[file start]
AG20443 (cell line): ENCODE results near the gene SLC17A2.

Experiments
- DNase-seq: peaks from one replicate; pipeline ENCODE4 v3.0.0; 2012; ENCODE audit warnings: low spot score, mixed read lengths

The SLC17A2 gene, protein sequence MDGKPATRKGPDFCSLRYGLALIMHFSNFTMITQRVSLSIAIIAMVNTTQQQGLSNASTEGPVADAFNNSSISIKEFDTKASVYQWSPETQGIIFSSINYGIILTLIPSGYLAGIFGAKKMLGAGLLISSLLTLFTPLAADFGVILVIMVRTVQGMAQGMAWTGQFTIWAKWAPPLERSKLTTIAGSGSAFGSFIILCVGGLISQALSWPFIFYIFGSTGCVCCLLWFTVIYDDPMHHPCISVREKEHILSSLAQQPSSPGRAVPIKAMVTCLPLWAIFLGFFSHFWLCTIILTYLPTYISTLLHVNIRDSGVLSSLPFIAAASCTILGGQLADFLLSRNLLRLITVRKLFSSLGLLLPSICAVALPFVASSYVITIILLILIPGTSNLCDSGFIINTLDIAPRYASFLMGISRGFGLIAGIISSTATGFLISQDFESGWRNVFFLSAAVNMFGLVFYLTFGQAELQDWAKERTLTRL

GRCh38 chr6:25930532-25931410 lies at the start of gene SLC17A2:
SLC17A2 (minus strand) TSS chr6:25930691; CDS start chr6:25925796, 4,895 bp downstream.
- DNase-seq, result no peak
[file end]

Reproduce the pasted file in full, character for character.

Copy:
AG20443 (cell line): ENCODE results near the gene SLC17A2.

Experiments
- DNase-seq: peaks from one replicate; pipeline ENCODE4 v3.0.0; 2012; ENCODE audit warnings: low spot score, mixed read lengths

The SLC17A2 gene, protein sequence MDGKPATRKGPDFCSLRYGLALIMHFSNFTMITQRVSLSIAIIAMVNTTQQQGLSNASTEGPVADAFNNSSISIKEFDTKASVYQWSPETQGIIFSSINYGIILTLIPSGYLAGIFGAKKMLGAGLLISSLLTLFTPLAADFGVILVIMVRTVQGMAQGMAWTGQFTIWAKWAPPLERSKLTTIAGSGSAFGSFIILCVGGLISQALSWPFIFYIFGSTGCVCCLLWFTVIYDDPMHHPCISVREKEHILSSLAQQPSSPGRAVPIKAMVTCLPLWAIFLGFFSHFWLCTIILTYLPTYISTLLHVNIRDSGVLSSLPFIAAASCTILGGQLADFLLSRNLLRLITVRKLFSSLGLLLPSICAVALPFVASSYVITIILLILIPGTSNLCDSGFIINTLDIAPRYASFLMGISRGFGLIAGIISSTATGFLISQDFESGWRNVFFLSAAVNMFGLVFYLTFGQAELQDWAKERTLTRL

GRCh38 chr6:25930532-25931410 lies at the start of gene SLC17A2:
SLC17A2 (minus strand) TSS chr6:25930691; CDS start chr6:25925796, 4,895 bp downstream.
- DNase-seq, result no peak